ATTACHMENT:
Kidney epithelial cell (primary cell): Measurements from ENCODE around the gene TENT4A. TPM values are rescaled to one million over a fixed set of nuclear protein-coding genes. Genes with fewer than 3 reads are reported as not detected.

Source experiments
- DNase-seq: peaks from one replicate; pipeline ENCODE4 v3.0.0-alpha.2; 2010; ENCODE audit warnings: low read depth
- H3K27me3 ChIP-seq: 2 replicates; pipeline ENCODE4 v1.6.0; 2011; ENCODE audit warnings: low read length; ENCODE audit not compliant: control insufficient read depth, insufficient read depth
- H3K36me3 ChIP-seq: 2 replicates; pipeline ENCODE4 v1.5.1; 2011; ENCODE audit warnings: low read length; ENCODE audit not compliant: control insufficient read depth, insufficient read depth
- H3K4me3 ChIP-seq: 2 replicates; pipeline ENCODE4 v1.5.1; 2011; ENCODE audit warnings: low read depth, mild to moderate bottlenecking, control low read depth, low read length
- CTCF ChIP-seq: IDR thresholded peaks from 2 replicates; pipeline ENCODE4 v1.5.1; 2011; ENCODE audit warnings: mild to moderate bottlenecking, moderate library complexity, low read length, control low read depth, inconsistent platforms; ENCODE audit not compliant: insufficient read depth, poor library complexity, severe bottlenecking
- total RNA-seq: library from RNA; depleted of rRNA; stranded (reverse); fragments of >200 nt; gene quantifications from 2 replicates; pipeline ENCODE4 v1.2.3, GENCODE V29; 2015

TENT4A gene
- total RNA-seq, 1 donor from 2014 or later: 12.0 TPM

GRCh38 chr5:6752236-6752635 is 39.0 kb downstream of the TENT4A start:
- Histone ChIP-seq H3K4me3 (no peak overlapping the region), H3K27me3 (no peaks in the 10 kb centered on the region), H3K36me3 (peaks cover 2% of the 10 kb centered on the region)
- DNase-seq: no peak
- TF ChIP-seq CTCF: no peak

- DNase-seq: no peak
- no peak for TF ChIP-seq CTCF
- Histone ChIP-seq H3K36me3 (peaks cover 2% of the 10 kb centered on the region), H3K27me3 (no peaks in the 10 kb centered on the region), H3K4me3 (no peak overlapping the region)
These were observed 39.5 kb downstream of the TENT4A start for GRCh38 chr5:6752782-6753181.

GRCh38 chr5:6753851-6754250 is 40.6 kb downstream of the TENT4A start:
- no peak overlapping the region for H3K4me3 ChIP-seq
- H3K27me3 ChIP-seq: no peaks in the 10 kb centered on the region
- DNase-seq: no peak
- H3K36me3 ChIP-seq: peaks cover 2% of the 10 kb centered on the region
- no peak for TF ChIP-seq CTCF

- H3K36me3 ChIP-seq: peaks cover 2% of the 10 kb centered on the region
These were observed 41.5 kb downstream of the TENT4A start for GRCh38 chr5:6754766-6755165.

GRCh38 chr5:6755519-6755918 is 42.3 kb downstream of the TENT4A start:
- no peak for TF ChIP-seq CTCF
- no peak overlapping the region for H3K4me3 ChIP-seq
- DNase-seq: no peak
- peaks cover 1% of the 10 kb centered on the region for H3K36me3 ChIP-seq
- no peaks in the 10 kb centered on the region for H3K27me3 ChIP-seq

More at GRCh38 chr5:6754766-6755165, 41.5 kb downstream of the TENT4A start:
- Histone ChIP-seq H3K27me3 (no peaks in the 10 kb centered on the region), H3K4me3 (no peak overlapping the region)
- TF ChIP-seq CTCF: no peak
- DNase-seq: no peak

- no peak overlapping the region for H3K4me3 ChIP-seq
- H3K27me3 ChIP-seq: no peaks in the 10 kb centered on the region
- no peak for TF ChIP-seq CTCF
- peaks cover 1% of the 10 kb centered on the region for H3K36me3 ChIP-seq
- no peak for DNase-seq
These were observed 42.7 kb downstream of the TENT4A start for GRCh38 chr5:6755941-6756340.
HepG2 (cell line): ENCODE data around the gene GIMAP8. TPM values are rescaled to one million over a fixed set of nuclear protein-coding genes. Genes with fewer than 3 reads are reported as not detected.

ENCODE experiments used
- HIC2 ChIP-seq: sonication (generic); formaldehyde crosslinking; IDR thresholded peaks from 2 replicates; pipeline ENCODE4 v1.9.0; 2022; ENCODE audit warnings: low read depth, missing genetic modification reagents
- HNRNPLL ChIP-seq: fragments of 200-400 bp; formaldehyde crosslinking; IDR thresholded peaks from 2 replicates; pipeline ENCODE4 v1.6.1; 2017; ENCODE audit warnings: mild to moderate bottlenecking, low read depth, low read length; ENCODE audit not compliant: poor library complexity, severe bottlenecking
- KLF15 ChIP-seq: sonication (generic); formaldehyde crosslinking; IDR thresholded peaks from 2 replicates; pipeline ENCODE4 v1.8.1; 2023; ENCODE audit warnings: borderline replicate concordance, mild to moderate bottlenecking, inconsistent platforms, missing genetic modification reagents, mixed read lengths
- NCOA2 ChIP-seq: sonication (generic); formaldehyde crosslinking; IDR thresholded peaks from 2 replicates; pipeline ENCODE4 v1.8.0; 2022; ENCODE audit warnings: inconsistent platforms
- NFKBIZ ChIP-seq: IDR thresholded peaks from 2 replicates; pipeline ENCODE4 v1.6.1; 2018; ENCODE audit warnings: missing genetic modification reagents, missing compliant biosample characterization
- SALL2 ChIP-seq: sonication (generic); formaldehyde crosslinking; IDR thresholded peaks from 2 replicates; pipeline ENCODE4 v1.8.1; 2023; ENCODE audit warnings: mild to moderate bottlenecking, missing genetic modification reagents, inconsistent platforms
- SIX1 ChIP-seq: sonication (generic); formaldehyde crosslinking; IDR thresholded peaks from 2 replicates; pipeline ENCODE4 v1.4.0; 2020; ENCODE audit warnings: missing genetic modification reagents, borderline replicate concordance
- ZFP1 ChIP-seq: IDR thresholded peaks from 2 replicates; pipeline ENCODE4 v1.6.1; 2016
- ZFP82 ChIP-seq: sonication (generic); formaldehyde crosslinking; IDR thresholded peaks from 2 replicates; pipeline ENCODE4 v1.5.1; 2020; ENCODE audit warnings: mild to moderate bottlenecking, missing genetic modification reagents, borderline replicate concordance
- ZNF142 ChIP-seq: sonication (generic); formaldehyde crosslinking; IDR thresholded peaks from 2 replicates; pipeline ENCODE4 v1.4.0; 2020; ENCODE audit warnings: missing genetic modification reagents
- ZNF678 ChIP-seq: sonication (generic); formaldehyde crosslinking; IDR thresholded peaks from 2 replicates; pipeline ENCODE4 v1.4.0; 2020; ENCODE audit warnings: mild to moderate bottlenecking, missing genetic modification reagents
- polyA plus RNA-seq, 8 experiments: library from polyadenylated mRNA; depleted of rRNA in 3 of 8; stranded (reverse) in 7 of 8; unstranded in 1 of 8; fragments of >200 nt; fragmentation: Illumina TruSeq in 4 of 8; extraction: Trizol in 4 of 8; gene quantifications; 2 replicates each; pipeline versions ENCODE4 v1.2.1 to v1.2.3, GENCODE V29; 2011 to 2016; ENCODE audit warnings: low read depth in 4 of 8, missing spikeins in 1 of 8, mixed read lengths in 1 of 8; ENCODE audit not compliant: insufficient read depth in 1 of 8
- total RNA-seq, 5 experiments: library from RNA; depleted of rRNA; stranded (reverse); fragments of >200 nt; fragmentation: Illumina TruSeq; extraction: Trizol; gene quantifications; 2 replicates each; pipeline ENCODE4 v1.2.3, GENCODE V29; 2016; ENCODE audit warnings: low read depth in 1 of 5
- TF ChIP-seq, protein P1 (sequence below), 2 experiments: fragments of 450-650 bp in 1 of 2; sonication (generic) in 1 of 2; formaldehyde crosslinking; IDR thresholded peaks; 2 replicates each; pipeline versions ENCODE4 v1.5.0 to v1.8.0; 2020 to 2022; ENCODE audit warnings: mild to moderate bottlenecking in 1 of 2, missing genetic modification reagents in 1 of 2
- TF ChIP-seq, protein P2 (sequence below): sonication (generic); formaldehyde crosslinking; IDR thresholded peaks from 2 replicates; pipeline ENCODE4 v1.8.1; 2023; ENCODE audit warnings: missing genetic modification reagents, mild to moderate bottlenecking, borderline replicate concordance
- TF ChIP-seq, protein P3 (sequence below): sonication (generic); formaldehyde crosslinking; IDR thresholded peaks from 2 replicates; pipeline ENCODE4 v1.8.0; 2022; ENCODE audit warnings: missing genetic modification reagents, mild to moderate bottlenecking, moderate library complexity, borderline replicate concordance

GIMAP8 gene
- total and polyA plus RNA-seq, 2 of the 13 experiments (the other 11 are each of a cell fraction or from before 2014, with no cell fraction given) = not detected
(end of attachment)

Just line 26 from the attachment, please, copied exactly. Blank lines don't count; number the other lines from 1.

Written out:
These were observed 41.5 kb downstream of the TENT4A start for GRCh38 chr5:6754766-6755165.